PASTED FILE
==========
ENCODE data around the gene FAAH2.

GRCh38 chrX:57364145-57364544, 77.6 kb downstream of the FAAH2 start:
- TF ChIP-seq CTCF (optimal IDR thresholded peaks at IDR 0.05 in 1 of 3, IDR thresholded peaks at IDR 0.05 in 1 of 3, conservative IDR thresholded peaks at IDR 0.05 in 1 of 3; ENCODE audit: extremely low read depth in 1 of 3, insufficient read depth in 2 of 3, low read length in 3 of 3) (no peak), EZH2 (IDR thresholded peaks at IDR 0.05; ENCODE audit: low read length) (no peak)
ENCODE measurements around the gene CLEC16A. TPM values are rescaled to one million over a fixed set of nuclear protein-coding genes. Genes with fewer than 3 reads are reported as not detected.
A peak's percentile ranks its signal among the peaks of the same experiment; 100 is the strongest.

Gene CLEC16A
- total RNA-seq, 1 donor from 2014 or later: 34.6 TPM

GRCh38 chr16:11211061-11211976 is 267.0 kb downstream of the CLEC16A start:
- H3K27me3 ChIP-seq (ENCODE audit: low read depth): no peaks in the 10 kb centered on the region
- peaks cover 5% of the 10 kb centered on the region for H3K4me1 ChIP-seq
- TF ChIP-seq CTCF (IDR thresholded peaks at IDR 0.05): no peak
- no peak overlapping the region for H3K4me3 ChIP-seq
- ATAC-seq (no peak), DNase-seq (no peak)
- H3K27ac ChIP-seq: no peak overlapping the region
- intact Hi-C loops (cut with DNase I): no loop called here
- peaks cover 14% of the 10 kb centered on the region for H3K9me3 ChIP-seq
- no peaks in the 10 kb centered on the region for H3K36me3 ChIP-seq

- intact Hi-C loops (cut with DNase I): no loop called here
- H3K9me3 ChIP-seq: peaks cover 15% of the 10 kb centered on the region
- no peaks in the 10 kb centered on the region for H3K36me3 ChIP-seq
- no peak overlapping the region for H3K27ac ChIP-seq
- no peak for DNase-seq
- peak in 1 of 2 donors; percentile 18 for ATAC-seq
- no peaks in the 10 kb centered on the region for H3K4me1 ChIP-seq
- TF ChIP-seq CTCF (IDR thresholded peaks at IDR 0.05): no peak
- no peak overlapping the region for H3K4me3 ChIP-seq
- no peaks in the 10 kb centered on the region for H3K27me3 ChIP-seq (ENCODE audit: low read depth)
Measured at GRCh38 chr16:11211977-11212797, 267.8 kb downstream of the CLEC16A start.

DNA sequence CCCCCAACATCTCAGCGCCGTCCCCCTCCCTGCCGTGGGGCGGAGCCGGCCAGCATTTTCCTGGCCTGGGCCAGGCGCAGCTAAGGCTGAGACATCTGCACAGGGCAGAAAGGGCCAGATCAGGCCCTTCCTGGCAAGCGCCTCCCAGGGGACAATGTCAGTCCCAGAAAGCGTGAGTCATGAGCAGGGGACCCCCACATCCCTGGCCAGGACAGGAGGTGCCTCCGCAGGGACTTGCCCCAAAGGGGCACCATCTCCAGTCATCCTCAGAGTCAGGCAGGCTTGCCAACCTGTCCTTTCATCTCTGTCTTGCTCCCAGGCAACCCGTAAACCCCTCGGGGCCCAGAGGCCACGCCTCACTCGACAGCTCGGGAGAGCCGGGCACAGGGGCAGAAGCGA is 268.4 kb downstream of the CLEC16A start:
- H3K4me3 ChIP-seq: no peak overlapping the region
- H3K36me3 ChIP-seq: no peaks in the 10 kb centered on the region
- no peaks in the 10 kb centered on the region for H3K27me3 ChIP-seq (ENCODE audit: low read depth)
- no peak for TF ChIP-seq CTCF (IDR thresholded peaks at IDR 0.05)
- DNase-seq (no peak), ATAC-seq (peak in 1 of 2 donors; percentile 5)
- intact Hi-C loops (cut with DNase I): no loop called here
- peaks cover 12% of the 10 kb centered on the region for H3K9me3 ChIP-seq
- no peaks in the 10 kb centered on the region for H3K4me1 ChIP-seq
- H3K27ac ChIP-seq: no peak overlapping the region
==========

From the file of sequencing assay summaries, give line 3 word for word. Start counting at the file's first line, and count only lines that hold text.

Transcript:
- TF ChIP-seq CTCF (optimal IDR thresholded peaks at IDR 0.05 in 1 of 3, IDR thresholded peaks at IDR 0.05 in 1 of 3, conservative IDR thresholded peaks at IDR 0.05 in 1 of 3; ENCODE audit: extremely low read depth in 1 of 3, insufficient read depth in 2 of 3, low read length in 3 of 3) (no peak), EZH2 (IDR thresholded peaks at IDR 0.05; ENCODE audit: low read length) (no peak)